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Paul Krugman, writing for The New York Times, takes issue with an Op-Ed by Edward Lazear that appeared recently in The Wall Street Journal. Lazear is a member of the advisory board of the George W. Bush Institute, and chairman of the board of overseers of the Becker Friedman Institute at the University of Chicago. In his blog, Krugman defends broader government spending as a method for boosting growth. Yet too much emphasis on government stimuli neglects the ample evidence that smaller government is good for growth. In his Op-Ed, Lazear mentions the economists Andreas Bergh and Magnus Henrekson who find that an increase in the size of government relative to GDP by 10 percentage points is associated with a half to one full percentage point decrease in the annual growth rate of a country. Bergh and Henrekson's analysis ranges over a wide period. In U.S. history, there have been a number of moments when strong growth followed budget cuts, as the Bush Center's Amity Shlaes has noted in several articles. One instance was in the 1920s, when the federal government cut the budget in half. More than five years of strong growth followed. Yes, there was an intervening recession, that of the early 1920s. It was sharp, but so short almost no one remembers it.
Matthew Denhart is an expert on immigration policy and is the author of the Bush Institute’s America's Advantage: A Handbook of Vital Immigration and Economic Growth Statistics, now in its third edition. He currently serves as executive director of the Calvin Coolidge Presidential Foundation and is a founder of the Coolidge Scholars Program which provides full-ride merit scholarships to America's most promising college students. A summa cum laude graduate of Ohio University, Denhart has written and spoken widely on a variety of policy topics including the economics of higher education, labor, and taxes. He has contributed articles to numerous national publications including The Wall Street Journal, Forbes.com, CNN Opinion, and Bloomberg View.Full Bio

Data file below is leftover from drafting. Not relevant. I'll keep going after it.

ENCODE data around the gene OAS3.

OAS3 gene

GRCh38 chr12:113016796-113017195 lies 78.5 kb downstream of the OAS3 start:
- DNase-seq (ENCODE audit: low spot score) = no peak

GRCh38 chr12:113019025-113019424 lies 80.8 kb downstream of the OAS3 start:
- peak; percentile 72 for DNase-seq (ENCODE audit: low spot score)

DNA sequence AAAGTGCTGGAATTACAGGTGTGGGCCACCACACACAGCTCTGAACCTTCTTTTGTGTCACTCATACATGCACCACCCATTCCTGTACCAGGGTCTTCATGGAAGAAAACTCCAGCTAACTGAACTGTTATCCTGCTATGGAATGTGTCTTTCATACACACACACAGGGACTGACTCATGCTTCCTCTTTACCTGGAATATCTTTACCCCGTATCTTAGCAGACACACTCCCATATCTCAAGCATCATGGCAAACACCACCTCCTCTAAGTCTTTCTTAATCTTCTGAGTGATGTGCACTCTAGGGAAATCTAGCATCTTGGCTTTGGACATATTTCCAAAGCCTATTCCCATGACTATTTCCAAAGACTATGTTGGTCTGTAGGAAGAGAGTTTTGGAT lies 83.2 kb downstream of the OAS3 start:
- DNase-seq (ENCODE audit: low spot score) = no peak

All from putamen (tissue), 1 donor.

TARIFF-IED: Trade Talk with Matthew Rooney
This week, trade relations between the U.S. and India are continuing to escalate. Earlier this month, the U.S. stopped granting India special trade privileges by taking away the Generalized System of Preferences (GSP) program, and India has responded by enforcing more tariffs of its own. The George W. Bush-SMU Economic Growth Initiative Director Matthew Rooney breaks down the trade conflict: For more information on trade groups and the global economy, visit www.bushcenter.org/scorecard.
How Trade Spreads Holiday Cheer
It is projected that the average American household will spend more than $1,000 during the holidays this year.
Deporting Salvadorans May Lead to Economic Decline
We should think carefully about a policy whose major impacts are likely to be reductions in employment and economic activity here at home, and increased instability and lawlessness along our borders.
Bush Institute's Laura Collins Talks Immigration on Good Morning Texas
Last week, Deputy Director of Economic Growth at the George. W. Bush Institute Laura Collins spoke with Good Morning Texas about immigration myths. During the interview, Collins had the opportunity to set the record straight and address common misconceptions about legal immigrants living in America today. The segment was inspired from facts released earlier this fall by the Bush Institute in the third edition of America's Advantage: A Handbook on Immigration and Economic Growth. Watch the full Good Morning Texas interview here.